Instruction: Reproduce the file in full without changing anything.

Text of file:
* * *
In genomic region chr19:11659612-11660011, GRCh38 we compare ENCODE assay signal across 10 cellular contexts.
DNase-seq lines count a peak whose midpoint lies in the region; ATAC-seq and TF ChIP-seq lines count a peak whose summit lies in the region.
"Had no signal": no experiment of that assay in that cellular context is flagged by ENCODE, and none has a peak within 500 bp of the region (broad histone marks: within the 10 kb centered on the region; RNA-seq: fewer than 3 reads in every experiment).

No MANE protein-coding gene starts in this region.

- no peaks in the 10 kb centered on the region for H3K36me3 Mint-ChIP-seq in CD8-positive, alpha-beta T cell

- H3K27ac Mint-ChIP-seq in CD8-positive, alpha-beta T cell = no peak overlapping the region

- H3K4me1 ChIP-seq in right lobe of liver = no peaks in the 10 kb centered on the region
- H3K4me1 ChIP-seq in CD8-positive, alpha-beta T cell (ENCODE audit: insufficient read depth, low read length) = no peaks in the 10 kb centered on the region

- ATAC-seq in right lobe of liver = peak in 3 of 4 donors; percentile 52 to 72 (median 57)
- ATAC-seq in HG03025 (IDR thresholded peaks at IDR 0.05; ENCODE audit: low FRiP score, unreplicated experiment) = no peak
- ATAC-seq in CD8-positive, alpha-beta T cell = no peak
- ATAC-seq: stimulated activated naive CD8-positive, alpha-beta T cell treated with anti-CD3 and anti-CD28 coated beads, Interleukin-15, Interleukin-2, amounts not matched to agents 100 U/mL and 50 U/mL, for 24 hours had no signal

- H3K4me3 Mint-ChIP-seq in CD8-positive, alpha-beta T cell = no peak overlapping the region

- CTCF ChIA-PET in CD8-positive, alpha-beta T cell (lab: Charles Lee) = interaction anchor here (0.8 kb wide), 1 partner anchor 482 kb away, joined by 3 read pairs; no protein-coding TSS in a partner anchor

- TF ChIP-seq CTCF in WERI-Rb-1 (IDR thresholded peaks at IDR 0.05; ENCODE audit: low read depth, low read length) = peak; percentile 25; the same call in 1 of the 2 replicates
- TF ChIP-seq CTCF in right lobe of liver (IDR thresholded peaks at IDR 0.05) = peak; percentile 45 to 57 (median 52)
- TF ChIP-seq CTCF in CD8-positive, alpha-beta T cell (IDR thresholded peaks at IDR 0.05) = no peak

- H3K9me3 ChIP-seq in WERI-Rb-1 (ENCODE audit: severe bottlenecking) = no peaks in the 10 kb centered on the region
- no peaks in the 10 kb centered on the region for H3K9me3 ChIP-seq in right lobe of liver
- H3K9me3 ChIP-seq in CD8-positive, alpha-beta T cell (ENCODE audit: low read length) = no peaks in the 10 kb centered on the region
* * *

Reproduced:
In genomic region chr19:11659612-11660011, GRCh38 we compare ENCODE assay signal across 10 cellular contexts.
DNase-seq lines count a peak whose midpoint lies in the region; ATAC-seq and TF ChIP-seq lines count a peak whose summit lies in the region.
"Had no signal": no experiment of that assay in that cellular context is flagged by ENCODE, and none has a peak within 500 bp of the region (broad histone marks: within the 10 kb centered on the region; RNA-seq: fewer than 3 reads in every experiment).

No MANE protein-coding gene starts in this region.

- no peaks in the 10 kb centered on the region for H3K36me3 Mint-ChIP-seq in CD8-positive, alpha-beta T cell

- H3K27ac Mint-ChIP-seq in CD8-positive, alpha-beta T cell = no peak overlapping the region

- H3K4me1 ChIP-seq in right lobe of liver = no peaks in the 10 kb centered on the region
- H3K4me1 ChIP-seq in CD8-positive, alpha-beta T cell (ENCODE audit: insufficient read depth, low read length) = no peaks in the 10 kb centered on the region

- ATAC-seq in right lobe of liver = peak in 3 of 4 donors; percentile 52 to 72 (median 57)
- ATAC-seq in HG03025 (IDR thresholded peaks at IDR 0.05; ENCODE audit: low FRiP score, unreplicated experiment) = no peak
- ATAC-seq in CD8-positive, alpha-beta T cell = no peak
- ATAC-seq: stimulated activated naive CD8-positive, alpha-beta T cell treated with anti-CD3 and anti-CD28 coated beads, Interleukin-15, Interleukin-2, amounts not matched to agents 100 U/mL and 50 U/mL, for 24 hours had no signal

- H3K4me3 Mint-ChIP-seq in CD8-positive, alpha-beta T cell = no peak overlapping the region

- CTCF ChIA-PET in CD8-positive, alpha-beta T cell (lab: Charles Lee) = interaction anchor here (0.8 kb wide), 1 partner anchor 482 kb away, joined by 3 read pairs; no protein-coding TSS in a partner anchor

- TF ChIP-seq CTCF in WERI-Rb-1 (IDR thresholded peaks at IDR 0.05; ENCODE audit: low read depth, low read length) = peak; percentile 25; the same call in 1 of the 2 replicates
- TF ChIP-seq CTCF in right lobe of liver (IDR thresholded peaks at IDR 0.05) = peak; percentile 45 to 57 (median 52)
- TF ChIP-seq CTCF in CD8-positive, alpha-beta T cell (IDR thresholded peaks at IDR 0.05) = no peak

- H3K9me3 ChIP-seq in WERI-Rb-1 (ENCODE audit: severe bottlenecking) = no peaks in the 10 kb centered on the region
- no peaks in the 10 kb centered on the region for H3K9me3 ChIP-seq in right lobe of liver
- H3K9me3 ChIP-seq in CD8-positive, alpha-beta T cell (ENCODE audit: low read length) = no peaks in the 10 kb centered on the region